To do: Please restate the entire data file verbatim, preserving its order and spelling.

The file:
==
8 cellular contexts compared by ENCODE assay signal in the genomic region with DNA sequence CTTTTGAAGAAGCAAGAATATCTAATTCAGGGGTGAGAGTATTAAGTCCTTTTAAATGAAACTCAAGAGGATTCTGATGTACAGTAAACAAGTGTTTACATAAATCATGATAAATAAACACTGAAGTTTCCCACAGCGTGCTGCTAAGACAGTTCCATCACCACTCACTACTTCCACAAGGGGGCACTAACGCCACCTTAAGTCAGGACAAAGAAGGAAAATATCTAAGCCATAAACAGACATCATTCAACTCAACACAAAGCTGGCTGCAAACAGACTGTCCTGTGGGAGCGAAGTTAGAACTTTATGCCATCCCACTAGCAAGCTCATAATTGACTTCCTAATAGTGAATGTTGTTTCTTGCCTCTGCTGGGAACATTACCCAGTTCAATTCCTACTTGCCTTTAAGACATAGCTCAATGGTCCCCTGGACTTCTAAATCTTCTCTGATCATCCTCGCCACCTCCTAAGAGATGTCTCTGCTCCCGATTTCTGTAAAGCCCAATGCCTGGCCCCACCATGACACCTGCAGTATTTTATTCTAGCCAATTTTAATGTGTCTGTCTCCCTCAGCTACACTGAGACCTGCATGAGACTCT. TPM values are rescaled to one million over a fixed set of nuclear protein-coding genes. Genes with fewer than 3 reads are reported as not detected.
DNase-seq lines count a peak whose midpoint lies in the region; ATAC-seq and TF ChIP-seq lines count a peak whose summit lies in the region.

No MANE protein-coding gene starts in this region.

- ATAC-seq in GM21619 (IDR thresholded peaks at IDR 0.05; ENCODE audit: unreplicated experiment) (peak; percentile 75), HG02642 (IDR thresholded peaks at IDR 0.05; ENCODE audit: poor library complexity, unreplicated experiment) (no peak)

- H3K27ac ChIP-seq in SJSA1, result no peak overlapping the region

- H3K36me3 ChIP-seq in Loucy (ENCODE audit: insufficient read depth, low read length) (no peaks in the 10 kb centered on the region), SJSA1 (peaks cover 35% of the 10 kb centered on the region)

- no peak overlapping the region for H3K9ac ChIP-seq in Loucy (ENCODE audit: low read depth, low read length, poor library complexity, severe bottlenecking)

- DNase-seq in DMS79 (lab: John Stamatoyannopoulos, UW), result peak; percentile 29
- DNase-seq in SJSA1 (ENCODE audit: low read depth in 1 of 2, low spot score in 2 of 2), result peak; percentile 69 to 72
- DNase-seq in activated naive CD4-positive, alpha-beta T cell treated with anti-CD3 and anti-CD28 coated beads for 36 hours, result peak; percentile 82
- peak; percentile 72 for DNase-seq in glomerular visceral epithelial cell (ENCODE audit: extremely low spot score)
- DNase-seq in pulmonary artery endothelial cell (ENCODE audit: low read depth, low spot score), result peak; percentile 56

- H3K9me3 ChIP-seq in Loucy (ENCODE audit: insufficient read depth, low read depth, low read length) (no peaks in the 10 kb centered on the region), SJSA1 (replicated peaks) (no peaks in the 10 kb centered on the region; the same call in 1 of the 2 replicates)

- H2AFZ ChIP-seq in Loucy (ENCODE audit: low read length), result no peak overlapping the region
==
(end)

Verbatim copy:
8 cellular contexts compared by ENCODE assay signal in the genomic region with DNA sequence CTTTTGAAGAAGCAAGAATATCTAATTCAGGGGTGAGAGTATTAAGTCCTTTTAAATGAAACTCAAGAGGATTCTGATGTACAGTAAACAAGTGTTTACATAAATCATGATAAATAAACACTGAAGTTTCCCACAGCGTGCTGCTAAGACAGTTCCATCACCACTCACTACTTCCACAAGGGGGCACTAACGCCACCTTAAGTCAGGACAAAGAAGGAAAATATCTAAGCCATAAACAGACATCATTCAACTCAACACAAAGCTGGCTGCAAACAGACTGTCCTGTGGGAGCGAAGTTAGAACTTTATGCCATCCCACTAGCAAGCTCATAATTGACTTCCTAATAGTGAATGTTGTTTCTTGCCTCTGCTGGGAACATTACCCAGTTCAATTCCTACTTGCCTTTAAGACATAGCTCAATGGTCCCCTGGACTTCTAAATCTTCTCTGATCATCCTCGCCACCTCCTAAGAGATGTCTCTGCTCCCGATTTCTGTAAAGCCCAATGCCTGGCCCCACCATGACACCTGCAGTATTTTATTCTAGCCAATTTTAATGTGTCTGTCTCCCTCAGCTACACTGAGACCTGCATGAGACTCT. TPM values are rescaled to one million over a fixed set of nuclear protein-coding genes. Genes with fewer than 3 reads are reported as not detected.
DNase-seq lines count a peak whose midpoint lies in the region; ATAC-seq and TF ChIP-seq lines count a peak whose summit lies in the region.

No MANE protein-coding gene starts in this region.

- ATAC-seq in GM21619 (IDR thresholded peaks at IDR 0.05; ENCODE audit: unreplicated experiment) (peak; percentile 75), HG02642 (IDR thresholded peaks at IDR 0.05; ENCODE audit: poor library complexity, unreplicated experiment) (no peak)

- H3K27ac ChIP-seq in SJSA1, result no peak overlapping the region

- H3K36me3 ChIP-seq in Loucy (ENCODE audit: insufficient read depth, low read length) (no peaks in the 10 kb centered on the region), SJSA1 (peaks cover 35% of the 10 kb centered on the region)

- no peak overlapping the region for H3K9ac ChIP-seq in Loucy (ENCODE audit: low read depth, low read length, poor library complexity, severe bottlenecking)

- DNase-seq in DMS79 (lab: John Stamatoyannopoulos, UW), result peak; percentile 29
- DNase-seq in SJSA1 (ENCODE audit: low read depth in 1 of 2, low spot score in 2 of 2), result peak; percentile 69 to 72
- DNase-seq in activated naive CD4-positive, alpha-beta T cell treated with anti-CD3 and anti-CD28 coated beads for 36 hours, result peak; percentile 82
- peak; percentile 72 for DNase-seq in glomerular visceral epithelial cell (ENCODE audit: extremely low spot score)
- DNase-seq in pulmonary artery endothelial cell (ENCODE audit: low read depth, low spot score), result peak; percentile 56

- H3K9me3 ChIP-seq in Loucy (ENCODE audit: insufficient read depth, low read depth, low read length) (no peaks in the 10 kb centered on the region), SJSA1 (replicated peaks) (no peaks in the 10 kb centered on the region; the same call in 1 of the 2 replicates)

- H2AFZ ChIP-seq in Loucy (ENCODE audit: low read length), result no peak overlapping the region